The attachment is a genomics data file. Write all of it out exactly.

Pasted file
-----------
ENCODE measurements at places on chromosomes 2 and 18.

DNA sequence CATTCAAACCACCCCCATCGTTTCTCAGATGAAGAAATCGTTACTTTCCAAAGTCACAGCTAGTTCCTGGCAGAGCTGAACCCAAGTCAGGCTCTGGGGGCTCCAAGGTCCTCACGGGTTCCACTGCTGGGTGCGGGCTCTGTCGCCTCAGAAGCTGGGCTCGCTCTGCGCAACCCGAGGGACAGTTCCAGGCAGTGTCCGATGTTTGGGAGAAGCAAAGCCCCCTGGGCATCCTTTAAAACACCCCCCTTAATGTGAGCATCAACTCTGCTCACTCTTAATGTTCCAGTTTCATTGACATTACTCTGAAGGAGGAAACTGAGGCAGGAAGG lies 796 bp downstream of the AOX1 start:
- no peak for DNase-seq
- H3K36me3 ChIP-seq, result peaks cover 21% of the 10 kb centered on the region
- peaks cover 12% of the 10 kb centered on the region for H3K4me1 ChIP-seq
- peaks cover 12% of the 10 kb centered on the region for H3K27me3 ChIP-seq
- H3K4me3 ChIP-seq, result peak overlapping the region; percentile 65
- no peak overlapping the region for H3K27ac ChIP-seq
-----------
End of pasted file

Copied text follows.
ENCODE measurements at places on chromosomes 2 and 18.

DNA sequence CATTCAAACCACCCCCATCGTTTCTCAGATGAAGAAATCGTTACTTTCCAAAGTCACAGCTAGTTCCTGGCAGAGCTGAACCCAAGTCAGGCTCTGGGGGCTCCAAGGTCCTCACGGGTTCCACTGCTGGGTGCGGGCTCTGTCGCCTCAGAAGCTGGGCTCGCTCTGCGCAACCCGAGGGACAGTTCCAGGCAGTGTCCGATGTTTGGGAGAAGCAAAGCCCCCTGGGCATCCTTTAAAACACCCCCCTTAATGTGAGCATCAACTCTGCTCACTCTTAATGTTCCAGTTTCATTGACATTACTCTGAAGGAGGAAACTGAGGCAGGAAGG lies 796 bp downstream of the AOX1 start:
- no peak for DNase-seq
- H3K36me3 ChIP-seq, result peaks cover 21% of the 10 kb centered on the region
- peaks cover 12% of the 10 kb centered on the region for H3K4me1 ChIP-seq
- peaks cover 12% of the 10 kb centered on the region for H3K27me3 ChIP-seq
- H3K4me3 ChIP-seq, result peak overlapping the region; percentile 65
- no peak overlapping the region for H3K27ac ChIP-seq